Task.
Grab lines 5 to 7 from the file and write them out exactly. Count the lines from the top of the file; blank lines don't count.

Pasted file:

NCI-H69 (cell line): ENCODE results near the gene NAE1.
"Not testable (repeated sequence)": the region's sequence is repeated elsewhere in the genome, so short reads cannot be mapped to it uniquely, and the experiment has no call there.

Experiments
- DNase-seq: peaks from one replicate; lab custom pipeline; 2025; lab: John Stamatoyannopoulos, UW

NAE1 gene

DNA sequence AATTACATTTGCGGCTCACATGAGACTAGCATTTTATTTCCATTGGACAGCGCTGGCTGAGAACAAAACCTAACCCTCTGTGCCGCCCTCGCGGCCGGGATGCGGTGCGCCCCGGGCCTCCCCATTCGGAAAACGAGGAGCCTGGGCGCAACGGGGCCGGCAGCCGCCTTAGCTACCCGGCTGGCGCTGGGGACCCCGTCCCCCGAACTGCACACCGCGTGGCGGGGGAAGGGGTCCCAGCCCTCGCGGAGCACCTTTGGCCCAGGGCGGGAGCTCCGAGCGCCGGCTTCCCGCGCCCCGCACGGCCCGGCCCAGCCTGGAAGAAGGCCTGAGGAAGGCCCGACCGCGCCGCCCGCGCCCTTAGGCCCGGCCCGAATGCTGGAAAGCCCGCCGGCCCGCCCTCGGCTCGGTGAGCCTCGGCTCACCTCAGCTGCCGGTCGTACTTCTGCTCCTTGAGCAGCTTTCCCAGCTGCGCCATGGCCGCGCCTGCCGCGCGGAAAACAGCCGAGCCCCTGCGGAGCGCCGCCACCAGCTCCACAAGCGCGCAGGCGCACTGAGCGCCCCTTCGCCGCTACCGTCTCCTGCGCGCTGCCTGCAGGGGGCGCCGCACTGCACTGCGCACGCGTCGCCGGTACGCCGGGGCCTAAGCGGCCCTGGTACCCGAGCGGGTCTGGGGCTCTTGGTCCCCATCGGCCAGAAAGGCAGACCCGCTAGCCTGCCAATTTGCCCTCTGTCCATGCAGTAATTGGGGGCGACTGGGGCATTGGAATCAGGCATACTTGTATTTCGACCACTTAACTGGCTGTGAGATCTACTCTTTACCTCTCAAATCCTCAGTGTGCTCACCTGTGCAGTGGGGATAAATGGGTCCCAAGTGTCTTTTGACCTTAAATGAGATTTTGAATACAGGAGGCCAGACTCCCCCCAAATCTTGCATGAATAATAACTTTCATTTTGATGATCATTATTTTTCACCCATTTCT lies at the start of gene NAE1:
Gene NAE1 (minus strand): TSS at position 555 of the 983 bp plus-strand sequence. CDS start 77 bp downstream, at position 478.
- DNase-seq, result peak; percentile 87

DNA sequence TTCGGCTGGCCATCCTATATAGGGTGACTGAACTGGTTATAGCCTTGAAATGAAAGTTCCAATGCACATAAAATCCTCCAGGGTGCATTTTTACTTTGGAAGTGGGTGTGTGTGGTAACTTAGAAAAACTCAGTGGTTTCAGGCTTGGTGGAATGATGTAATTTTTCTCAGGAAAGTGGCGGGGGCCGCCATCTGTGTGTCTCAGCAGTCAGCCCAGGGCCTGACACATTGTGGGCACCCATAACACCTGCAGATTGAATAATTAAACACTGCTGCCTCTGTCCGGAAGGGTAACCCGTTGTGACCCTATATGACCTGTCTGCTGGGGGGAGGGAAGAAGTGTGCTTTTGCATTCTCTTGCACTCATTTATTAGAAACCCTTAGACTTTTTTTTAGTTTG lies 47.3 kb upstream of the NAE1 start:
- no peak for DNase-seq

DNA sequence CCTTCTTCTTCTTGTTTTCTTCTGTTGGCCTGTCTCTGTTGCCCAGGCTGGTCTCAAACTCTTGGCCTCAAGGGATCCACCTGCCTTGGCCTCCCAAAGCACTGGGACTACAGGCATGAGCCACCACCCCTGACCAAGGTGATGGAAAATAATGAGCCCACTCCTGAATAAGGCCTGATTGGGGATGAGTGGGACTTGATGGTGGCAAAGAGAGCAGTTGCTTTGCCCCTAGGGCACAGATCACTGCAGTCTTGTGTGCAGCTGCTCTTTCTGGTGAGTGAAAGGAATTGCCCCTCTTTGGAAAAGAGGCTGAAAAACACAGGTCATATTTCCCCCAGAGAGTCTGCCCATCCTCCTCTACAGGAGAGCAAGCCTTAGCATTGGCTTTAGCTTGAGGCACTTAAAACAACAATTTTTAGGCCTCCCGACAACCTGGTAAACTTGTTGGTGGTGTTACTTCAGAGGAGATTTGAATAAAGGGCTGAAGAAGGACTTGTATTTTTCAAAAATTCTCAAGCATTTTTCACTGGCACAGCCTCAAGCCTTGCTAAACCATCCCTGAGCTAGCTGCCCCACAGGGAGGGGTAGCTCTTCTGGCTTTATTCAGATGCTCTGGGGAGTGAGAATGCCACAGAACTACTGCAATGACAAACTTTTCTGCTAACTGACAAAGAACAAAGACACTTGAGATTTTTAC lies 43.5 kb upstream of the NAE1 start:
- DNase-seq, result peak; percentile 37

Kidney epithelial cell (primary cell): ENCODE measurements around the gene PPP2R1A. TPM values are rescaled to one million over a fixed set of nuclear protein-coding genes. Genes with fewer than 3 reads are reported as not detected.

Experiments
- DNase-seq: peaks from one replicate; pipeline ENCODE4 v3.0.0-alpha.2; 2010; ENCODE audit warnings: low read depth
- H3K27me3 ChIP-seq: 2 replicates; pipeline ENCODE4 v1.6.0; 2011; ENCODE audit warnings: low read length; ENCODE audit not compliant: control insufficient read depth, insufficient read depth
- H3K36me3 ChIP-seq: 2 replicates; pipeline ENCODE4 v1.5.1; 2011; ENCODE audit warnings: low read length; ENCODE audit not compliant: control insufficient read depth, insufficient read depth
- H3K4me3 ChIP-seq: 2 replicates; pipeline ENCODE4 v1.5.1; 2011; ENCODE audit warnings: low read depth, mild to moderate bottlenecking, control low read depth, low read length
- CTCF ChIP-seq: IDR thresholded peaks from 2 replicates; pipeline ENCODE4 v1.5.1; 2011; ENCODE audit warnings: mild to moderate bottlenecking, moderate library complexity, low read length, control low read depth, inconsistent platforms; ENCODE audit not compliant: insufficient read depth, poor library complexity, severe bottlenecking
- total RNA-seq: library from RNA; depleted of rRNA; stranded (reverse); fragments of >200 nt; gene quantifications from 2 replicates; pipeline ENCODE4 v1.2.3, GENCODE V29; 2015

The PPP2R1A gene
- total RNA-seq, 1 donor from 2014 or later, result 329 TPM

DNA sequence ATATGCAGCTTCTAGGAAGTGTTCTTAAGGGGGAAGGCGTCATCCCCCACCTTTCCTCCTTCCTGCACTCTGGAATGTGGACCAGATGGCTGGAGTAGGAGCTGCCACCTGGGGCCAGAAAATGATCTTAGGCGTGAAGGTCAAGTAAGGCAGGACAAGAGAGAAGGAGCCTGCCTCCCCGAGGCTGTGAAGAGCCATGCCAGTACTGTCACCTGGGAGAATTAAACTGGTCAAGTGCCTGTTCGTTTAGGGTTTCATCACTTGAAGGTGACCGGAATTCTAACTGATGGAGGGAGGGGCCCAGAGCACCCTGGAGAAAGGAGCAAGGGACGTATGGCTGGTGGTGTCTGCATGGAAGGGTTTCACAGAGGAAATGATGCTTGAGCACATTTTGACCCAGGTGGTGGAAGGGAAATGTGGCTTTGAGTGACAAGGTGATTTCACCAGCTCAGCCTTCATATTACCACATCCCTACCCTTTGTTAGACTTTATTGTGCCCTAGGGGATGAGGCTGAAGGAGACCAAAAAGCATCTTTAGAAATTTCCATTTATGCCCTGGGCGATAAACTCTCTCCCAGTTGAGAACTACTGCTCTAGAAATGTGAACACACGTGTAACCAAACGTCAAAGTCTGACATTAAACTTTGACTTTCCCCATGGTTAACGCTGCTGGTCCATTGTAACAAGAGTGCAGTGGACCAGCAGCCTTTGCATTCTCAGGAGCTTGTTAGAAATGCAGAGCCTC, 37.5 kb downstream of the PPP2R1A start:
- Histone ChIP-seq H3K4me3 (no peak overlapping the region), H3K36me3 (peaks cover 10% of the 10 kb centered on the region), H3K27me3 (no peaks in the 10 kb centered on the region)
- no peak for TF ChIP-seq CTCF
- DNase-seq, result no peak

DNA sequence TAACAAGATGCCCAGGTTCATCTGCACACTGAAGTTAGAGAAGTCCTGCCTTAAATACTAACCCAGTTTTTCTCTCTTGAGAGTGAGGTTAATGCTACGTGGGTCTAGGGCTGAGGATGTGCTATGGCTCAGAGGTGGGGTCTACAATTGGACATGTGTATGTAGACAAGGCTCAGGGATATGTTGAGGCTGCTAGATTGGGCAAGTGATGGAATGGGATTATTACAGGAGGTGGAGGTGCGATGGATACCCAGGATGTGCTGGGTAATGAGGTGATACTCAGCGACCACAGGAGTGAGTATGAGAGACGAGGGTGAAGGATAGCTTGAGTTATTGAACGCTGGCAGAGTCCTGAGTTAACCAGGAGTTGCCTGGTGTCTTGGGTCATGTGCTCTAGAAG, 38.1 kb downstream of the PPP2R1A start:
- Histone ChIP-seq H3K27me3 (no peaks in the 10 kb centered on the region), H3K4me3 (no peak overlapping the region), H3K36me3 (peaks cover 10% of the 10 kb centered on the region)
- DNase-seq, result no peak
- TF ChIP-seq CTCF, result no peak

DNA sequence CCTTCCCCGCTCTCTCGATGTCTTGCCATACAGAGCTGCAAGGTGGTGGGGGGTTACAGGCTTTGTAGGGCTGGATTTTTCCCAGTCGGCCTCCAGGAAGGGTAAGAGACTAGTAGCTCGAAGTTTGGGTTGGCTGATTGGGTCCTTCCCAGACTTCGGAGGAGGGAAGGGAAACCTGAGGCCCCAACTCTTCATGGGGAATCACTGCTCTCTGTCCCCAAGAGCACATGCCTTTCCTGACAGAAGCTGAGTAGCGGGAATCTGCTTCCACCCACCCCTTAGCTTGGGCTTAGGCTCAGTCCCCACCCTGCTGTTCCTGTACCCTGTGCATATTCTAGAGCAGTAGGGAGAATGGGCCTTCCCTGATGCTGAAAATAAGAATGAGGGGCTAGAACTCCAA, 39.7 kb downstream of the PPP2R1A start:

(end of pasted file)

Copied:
NAE1 gene

DNA sequence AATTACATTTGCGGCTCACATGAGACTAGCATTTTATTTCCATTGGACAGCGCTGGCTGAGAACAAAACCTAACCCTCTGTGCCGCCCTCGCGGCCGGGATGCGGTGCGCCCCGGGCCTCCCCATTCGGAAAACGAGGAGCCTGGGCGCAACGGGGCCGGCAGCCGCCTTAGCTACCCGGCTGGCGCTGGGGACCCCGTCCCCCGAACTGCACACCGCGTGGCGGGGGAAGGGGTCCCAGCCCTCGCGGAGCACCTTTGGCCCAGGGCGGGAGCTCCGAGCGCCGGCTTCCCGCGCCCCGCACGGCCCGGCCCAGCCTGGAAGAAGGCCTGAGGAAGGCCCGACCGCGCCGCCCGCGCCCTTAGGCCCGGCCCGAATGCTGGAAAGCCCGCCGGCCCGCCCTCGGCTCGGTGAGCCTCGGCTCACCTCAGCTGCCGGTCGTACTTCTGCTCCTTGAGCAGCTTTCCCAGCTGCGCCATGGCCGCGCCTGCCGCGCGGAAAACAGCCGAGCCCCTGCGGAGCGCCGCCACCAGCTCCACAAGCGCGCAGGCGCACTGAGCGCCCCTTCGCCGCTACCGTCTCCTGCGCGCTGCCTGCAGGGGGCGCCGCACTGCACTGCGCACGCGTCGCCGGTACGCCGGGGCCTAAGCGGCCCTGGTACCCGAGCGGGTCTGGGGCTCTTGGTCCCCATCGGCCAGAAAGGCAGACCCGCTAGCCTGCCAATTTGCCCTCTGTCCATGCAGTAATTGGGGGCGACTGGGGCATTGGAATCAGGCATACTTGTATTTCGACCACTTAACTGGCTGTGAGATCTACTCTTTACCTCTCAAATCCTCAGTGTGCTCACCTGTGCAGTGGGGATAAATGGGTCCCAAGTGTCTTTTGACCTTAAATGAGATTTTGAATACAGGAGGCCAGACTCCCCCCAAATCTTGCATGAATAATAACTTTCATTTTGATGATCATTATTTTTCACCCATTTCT lies at the start of gene NAE1:
Gene NAE1 (minus strand): TSS at position 555 of the 983 bp plus-strand sequence. CDS start 77 bp downstream, at position 478.